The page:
Anyway, the rest of the trip was probably nothing special for folks who are used to offshore
sailing but for me, they where truly remarkable. The water was
amazingly blue and calm, our boat was comfortable and spacious and took
amazing care of us. We cooked every single day, including baking 3 meals
because it was so calm and, well…we wanted to. My wife and I enjoyed
a (single) sundowner each night (capt Blaine chooses not to imbibe
while at sea). We each did a 4 hour watch during the day and 2x 2 hour
watches each night. When we weren’t sleeping we either read, or talked
or just sat and enjoyed our peaceful surroundings. Tracked ships as
they passed and checked our course every hour or so to see if we needed
to adjust the autopilot.
On the last day Sunday the 12th, we finally found the trades and with a
steady 10-15 knots ESE we shut down the motor and enjoyed a nice 6-7 knot sail into Abaco.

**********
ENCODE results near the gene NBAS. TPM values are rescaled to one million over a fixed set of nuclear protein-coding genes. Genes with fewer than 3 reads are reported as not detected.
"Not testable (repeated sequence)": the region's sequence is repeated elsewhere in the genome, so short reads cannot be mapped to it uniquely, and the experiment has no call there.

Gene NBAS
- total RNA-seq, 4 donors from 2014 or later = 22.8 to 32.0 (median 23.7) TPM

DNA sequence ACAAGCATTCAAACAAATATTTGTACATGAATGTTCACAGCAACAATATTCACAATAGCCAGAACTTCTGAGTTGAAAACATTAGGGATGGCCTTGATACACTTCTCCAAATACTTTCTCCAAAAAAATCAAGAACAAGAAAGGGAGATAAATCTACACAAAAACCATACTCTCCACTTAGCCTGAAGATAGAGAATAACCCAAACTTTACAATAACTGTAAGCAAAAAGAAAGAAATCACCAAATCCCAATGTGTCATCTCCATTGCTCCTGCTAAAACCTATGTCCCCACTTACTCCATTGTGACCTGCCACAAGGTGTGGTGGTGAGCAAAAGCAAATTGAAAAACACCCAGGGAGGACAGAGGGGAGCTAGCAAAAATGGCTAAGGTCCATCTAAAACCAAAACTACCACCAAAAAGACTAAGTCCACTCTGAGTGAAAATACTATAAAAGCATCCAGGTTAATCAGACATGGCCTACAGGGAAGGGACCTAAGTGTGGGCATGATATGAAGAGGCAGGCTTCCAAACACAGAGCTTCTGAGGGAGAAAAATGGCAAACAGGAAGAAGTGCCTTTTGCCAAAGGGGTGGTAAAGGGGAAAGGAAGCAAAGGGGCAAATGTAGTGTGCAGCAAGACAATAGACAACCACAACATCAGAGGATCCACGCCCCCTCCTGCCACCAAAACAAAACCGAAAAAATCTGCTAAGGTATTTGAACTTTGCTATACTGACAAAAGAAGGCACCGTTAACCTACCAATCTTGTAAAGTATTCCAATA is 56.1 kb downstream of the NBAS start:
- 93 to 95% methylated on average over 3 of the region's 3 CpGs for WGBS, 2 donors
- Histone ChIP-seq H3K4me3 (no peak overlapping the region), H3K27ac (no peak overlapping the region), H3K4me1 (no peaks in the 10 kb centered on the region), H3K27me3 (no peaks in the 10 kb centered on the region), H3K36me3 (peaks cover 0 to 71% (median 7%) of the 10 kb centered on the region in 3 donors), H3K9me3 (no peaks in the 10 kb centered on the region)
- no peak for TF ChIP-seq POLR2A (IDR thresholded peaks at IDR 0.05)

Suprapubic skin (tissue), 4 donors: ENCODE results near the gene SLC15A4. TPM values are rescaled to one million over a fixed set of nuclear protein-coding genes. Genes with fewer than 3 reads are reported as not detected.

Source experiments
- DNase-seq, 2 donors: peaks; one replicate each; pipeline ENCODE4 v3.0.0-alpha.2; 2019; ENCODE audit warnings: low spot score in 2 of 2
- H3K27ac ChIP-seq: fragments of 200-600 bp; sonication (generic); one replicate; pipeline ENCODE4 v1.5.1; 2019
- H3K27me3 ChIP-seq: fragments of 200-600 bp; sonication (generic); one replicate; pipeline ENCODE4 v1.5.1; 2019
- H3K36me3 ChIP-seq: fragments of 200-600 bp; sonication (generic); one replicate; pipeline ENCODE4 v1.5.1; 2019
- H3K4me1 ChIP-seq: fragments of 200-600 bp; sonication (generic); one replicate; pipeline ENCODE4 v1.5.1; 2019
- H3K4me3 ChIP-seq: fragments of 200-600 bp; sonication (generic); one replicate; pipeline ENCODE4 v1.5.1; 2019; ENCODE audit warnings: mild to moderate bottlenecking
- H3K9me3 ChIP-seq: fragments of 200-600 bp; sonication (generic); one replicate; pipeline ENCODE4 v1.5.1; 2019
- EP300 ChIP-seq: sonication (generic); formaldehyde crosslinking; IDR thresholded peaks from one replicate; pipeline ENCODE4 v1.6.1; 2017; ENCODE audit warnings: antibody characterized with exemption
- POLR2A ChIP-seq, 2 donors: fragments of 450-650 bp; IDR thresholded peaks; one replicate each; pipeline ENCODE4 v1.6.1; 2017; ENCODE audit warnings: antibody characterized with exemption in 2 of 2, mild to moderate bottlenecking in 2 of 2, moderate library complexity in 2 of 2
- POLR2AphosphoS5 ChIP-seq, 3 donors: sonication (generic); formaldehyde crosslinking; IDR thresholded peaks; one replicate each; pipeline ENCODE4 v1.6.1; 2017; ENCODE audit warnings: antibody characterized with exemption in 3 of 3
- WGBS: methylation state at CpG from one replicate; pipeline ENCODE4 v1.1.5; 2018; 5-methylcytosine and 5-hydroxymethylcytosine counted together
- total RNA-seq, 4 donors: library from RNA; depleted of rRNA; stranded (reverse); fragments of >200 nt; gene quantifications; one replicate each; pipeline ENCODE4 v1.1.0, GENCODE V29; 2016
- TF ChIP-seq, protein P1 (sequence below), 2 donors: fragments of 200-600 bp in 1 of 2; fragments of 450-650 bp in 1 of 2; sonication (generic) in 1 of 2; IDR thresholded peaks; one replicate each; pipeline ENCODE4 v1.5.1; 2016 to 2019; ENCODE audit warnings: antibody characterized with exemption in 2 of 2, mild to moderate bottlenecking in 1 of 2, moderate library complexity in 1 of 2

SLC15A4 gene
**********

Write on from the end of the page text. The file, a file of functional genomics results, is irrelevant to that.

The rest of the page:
We made it into Marsh Harbour around 10PM that night, docked the boat
at the marina and celebrated like sailors of old….with plenty of RUM. Got up early the next morning and cleared into the country at the airport since it was a holiday and we couldn’t get customs to come to the boat as is the norm in Abaco. Then Capt Blaine jumped ship to catch a flight to his next delivery (an IP 370) leaving the Annapolis show for charter in the BVIs. Kara and I spent the next 36 hours cleaning
and prepping the boat for our extended absence, so she’ll be ready for
our return trip, to enjoy a little Holiday cruising around the islands. Followed by the slog across the Gulf to Kemah.
So in early January we’ll be freezing our butts of bringing her around Florida
and across the gulf to Texas and her new home…for the next few years.
Where we intend to get her ready for a more extensive and hopefully
much more leisurely journeys.
But damn, I’m tired and those are stories still waiting to be lived.
|Sunset off the Starboard bow.